CHRISTMAS OFFER Subscribe to Dorset Magazine today CLICK HERE

Why spring is on its way to Dorset earlier this year

PUBLISHED: 15:07 19 March 2014 | UPDATED: 15:07 19 March 2014

The exotically marked early purple orchid leaves in the woods at Kingcombe

The exotically marked early purple orchid leaves in the woods at Kingcombe

Archant

It has been a long, wet and stormy winter but also surprisingly mild, already there are plenty of signs in the Dorset countryside that spring is coming early this year

Drifts of snowdrops at KingcombeDrifts of snowdrops at Kingcombe

Drifts of tiny white snowdrops, banks of pale yellow primroses, new shoots of daffodils and a general perception of greening are encouraging signs that, despite the disastrous and persistent wet weather, Dorset’s flora and fauna are heralding an early spring. Victoria Vincent, Education & Engagement Officer at Dorset Wildlife Trust’s Kingcombe Meadows nature reserve, has already seen the signs: “We’re seeing things a month earlier than last year; here at Kingcombe early purple orchid leaves have already appeared and also hazel flowers.”

The warmer weather is also bringing out gnats and flies sooner than usual, which in turn may entice bats out of their winter hibernation somewhat earlier than might be expected.

As the days lengthen, making for lighter mornings and evenings, bird life becomes much more active and urgent. Many garden birds, such as chaffinch, tits, wrens and sparrows, are pairing and preparing nests for their new families.

Some of the first of the returning migrants such as hirundines – the swallows and martins – are frequently being seen earlier each year. The sand martin is generally the first of these species to arrive in Dorset but an occasional swallow is often spotted as early as March. As the warmer weather comes, most overwintering migrants in the UK such as redwings and field fares, return to breed in more northerly climes.

Frogspawn was reported in Cornwall as early as January this year, but when cold periods intervene these very early batches are unlikely to be viable. But by now, with greater activity by frogs that have kept a low profile at the bottom of ponds or in cavities over the winter months, more spawn is apparent in ponds. Even newts have been seen.

Hedgehogs which hunkered down in undergrowth are gradually beginning to emerge from their winter quarters to forage for food. Sadly, the population of these appealing creatures, often referred to as the gardeners’ friend as they have a liking for slugs, is in decline due to predation and loss of habitat. Consequently, they need as much help from us as possible.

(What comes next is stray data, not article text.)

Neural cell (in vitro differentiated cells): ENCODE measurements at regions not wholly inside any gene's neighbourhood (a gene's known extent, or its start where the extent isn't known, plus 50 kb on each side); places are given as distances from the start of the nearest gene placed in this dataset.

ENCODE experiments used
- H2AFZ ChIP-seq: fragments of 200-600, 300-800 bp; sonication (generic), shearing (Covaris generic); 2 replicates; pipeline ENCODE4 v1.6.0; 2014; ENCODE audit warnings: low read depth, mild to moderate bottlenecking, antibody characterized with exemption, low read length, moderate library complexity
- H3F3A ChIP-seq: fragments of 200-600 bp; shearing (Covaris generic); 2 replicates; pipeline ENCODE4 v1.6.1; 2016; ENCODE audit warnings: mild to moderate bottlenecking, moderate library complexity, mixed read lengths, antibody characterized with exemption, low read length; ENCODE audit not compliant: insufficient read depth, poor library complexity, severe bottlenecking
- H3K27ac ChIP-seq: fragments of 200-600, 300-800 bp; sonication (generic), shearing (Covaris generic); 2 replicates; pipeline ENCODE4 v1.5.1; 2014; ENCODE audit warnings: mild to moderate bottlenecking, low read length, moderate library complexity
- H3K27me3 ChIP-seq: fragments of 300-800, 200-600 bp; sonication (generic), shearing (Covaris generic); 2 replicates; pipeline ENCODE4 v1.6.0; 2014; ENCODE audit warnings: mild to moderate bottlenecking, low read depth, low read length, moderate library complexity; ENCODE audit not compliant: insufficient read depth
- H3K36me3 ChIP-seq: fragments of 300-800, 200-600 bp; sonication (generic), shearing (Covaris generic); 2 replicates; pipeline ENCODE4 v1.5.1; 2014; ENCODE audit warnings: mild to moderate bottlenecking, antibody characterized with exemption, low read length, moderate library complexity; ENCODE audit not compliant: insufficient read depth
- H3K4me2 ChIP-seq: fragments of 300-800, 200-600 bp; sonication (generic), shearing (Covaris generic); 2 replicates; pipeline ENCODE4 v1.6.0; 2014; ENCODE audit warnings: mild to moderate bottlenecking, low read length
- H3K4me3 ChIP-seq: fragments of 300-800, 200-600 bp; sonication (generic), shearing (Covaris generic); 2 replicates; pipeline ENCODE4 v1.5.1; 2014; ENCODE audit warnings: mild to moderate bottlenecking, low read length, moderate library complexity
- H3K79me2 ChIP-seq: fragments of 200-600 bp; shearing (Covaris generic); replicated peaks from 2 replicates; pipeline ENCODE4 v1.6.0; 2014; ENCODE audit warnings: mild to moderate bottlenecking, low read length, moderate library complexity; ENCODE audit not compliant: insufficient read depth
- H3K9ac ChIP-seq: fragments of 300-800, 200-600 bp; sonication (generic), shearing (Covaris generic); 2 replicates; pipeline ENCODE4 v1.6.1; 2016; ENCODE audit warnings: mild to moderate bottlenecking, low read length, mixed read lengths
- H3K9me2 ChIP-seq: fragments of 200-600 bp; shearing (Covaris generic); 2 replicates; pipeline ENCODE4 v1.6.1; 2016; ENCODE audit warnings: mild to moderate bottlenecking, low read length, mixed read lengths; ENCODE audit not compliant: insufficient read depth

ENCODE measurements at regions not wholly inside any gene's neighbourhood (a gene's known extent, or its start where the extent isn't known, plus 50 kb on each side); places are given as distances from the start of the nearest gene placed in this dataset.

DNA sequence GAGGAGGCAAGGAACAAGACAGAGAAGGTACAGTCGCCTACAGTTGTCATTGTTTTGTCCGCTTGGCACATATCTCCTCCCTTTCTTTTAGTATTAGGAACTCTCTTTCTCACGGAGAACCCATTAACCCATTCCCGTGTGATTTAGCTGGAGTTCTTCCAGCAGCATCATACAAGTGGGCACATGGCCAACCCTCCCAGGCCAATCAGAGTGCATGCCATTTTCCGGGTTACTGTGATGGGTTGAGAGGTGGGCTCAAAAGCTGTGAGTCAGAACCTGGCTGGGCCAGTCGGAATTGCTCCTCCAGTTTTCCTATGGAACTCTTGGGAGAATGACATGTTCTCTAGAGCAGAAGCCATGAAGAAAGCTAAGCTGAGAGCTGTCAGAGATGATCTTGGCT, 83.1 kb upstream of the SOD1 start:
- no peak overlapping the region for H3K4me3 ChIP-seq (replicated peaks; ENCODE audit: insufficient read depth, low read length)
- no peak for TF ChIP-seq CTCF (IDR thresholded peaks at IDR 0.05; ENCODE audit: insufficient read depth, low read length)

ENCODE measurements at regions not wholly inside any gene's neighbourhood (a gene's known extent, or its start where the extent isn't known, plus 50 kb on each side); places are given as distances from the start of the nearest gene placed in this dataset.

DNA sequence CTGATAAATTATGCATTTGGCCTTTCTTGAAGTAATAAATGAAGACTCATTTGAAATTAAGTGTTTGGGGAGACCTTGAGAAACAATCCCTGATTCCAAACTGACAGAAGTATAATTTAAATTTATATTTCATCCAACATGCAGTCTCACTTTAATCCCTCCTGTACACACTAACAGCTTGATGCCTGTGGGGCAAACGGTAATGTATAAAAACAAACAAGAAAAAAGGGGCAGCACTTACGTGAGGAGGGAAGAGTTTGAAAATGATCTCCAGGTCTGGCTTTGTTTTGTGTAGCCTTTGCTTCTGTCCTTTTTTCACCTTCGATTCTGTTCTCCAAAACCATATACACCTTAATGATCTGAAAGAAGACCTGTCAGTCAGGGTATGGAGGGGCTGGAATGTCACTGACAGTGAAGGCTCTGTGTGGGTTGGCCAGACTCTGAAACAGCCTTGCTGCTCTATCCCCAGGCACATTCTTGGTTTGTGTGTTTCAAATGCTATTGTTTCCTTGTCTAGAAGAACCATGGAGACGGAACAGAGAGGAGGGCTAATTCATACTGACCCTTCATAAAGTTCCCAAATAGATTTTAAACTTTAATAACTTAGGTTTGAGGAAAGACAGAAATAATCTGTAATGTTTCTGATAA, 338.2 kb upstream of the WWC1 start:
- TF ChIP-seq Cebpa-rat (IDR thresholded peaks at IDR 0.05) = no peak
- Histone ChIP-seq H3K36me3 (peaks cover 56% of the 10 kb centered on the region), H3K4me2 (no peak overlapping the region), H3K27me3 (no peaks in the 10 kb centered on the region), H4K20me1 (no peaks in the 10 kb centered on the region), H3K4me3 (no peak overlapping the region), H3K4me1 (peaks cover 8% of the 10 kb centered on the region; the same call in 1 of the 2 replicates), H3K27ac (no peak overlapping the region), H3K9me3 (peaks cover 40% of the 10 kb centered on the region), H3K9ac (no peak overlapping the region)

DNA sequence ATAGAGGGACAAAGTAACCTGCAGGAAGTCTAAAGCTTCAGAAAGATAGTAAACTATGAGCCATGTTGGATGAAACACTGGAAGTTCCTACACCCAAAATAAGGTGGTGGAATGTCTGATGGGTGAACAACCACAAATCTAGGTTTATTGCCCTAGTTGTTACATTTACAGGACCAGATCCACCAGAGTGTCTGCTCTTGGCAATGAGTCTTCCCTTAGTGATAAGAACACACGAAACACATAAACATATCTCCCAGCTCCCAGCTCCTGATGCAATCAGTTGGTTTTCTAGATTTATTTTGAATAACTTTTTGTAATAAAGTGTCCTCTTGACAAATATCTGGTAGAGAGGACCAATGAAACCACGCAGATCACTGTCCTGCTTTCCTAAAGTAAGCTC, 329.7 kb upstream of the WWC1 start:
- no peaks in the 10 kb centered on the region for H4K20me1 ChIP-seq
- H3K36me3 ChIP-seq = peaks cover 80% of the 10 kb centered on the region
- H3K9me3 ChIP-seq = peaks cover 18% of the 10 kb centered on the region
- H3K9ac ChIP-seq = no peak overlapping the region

Nigel Brooks, Warden at Dorset Wildlife Trust’s Upton Heath nature reserve, has also seen signs of an early spring on his patch. “There have been many signs of spring including a variety of butterflies; we recorded a brimstone butterfly on this reserve as early as 9 January and you can expect to see small tortoiseshells, red admirals and other species about.”

At the end of this month, without question, spring really will be with us, as British Summer Time begins on Sunday 30 March. Then the clocks go forward, and longer days are back again.

0 comments

More from Out & About

Wednesday, October 17, 2018

The guide to Dorset’s best firework displays and bonfire events happening in 2018

Read more
Monday, October 15, 2018

From festive light switch-ons and Santa’s Grottos, to German Christmas markets and late-night shopping, we’ve covered what’s on in Dorset this season

Read more
Monday, October 15, 2018

Dorset villages are some of the most beautiful in England – think winding lanes, thatched cottages and a cosy pub or welcoming tea room. We suggest ten of the prettiest villages to visit in the county

Read more
Monday, October 1, 2018

Autumn is a great time to brush up on your gardening knowledge with the help of some experts, as well as see some well known gardens in a different light

Read more
Friday, September 14, 2018

Follow in the footsteps of the Romans on this lovely walk that takes in rare habitat, ancient woodland and glorious views

Read more
Tuesday, September 11, 2018

This challenging coastal walk rewards your efforts with spectacular views along the Jurassic Coast

Read more
Tuesday, September 11, 2018

Marine photographer Steve Belasco shares some very special wildlife moments

Read more
Wednesday, September 5, 2018

TravelSupermarket has uncovered the top 25 most popular UK beaches on Instagram after analysing hashtags used for over 1,100 beaches and Bournemouth comes out on top

Read more
Tuesday, August 28, 2018

Ride + Stride, Dorset Historic Churches Trust’s annual fundraising event, is a great way to explore and support some of the county’s more unusual places of worship

Read more
Monday, August 6, 2018

This easy level walks takes in an ancient village described as The Mother of Bournemouth and Throop Mill of the River Stour

Read more
Friday, July 27, 2018

Martin Clunes and his family have called West Dorset home for over two decades. Here he shares some of their favourite local places

Read more

From paddling on the Frome to admiring one of the best vistas in Dorset, Adam Lee-Potter’s beloved home town just keeps getting better and better

Read more
Monday, July 16, 2018

Butterflies, buzzards and beautiful views sum up this lovely summer walk around Piddletrenthide and Plush Hill

Read more
Sunday, July 8, 2018

Visit Dorset reveal their favourite lesser-known local beaches to explore if you want to get off the beaten track this summer

Read more
 
A+ South & South West

Newsletter Sign Up

Sign up to the following newsletters:

Sign up to receive our regular email newsletter

Our Privacy Policy

Topics of Interest

Subscribe or buy a mag today


subscription ad

Local Business Directory

Property Search